Like so many people living in the UK today, it is likely that you are a hard working individual who spent many years accumulating your savings so that you were finally able to buy your dream home. You’ve moved in, celebrated with all of your friends at your house warming party and are now settling in to your new neighbourhood. It just so happens that you own a leasehold property. So, what does that actually mean and what do you need to be aware of?
With leasehold properties, you only own the right to live in that property for the length of the lease. As soon as that lease term expires, the property will revert to your freeholder and you will no-longer own your own home. It is therefore crucial that you know what your rights are, and how you can avoid this ever happening.
Are you allowed to extend your lease?
– You will need to have owned your home for at least two years before you are entitled to start a statutory lease extension. If you do so then you will be granted with an additional 90 years on top of your remaining lease term, and your ground rent will be reduced to a peppercorn, which essentially means nothing.
– If you are in the process of buying your own home at the moment and you are aware that the lease is low then it is recommended that you ask the existing owner to start the lease extension process, so that your solicitors can then arrange for a Deed of Assignment so that the benefit of that extension is transferred to you.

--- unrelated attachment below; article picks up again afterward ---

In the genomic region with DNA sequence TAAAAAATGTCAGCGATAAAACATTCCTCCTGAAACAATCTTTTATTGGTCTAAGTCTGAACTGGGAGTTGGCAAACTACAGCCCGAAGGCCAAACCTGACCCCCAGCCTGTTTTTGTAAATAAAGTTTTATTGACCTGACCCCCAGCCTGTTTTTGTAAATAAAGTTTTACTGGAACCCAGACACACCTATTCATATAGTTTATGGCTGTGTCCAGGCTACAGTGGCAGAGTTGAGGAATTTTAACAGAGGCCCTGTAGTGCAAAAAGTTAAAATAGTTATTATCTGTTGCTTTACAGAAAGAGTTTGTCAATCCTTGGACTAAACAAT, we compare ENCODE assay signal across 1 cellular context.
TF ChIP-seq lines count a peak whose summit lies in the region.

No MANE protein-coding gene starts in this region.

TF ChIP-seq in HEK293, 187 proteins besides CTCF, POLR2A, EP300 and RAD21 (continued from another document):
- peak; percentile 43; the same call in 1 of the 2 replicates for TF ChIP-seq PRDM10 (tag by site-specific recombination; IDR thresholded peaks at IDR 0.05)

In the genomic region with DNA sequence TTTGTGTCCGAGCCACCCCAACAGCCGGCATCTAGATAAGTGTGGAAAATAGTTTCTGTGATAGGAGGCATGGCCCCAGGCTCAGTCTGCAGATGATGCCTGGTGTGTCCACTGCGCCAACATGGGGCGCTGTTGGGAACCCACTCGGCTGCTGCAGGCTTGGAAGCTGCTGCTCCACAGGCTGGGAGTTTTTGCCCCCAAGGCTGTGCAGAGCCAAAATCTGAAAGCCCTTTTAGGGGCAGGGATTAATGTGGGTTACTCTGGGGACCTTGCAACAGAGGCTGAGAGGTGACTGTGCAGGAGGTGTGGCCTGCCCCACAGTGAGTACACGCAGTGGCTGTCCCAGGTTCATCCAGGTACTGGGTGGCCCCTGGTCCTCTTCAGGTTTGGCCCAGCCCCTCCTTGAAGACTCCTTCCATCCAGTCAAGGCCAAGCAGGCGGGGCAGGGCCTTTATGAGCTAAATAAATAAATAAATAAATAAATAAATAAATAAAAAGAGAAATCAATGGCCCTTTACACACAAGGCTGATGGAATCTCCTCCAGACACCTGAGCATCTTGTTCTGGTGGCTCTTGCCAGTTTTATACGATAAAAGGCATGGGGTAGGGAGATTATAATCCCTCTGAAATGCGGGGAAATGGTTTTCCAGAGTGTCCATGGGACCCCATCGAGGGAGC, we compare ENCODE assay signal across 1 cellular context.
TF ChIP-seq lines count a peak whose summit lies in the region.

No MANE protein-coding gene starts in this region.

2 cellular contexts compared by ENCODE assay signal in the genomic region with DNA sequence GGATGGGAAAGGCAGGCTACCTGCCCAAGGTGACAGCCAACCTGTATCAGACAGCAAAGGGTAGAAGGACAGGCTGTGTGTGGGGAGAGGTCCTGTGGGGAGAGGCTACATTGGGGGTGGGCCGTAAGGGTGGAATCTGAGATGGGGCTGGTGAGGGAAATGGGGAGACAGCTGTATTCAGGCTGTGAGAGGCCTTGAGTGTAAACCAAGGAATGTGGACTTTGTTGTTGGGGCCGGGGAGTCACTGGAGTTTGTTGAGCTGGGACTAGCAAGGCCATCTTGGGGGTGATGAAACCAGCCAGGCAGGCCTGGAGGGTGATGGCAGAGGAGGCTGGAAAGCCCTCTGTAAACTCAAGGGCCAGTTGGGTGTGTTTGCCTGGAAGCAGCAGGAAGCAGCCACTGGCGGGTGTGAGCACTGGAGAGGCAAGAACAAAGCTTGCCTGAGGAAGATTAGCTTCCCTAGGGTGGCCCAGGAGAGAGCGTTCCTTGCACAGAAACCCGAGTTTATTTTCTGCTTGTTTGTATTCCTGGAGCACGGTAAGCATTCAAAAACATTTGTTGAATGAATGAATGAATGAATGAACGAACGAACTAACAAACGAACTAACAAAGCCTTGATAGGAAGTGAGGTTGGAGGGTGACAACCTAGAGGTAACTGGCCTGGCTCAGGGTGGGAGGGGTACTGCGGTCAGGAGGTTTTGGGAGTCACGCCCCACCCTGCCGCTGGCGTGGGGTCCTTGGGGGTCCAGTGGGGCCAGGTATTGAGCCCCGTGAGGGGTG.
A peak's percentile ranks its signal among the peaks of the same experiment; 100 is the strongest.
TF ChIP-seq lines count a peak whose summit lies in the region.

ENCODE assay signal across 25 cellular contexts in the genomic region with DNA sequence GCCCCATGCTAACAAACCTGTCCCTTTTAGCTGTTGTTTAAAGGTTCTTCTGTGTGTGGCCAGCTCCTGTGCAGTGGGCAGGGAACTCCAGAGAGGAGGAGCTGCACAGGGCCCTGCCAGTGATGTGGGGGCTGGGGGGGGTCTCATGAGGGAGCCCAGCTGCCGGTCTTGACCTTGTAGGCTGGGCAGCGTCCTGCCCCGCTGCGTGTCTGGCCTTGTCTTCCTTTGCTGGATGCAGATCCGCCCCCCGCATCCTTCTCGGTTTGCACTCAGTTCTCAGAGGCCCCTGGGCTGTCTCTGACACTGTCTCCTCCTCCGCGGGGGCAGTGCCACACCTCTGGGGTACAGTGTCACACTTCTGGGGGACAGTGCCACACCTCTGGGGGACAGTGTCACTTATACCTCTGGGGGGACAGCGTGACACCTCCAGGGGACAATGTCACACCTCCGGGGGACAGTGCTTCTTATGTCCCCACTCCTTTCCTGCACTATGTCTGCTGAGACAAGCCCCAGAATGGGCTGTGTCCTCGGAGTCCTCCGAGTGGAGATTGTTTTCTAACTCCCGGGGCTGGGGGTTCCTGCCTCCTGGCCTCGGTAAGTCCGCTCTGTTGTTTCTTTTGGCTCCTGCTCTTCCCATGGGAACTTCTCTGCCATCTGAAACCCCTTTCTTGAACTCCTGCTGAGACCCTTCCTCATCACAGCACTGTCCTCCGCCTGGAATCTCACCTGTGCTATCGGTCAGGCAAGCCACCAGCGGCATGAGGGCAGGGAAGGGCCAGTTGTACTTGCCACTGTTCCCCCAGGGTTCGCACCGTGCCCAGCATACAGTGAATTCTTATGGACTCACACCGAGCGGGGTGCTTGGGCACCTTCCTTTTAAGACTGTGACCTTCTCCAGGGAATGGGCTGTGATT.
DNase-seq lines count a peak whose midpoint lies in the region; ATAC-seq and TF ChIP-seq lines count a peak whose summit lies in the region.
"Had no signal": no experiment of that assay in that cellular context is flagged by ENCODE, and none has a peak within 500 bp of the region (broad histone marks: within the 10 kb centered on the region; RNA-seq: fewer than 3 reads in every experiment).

Why should you extend your lease?
– Properties with shorter leases are less valuable than ones with long leases and can also be more difficult to get a mortgage on because mortgage companies will be concerned that the value of the property will drop and that your home will no-longer be good security for them.
– Likewise, properties with shorter leases can be difficult to sell.
– You want to ensure that your home remains your own, and that the freeholder does not take possession as your lease term has expired.
When is the best time to extend your lease?
– If you have a lease with a term of 90 years or lower then it is probably time to consider extending it, because once your lease drops below 80 years, the cost of extending it increases significantly.
Our goal is help you to stay in control of your own home. If, having read this, you believe that now is the time to make enquiries regarding extending your lease then please do contact us and we will be able to assist you.
Written by Associate Solicitor, Rachel Ashton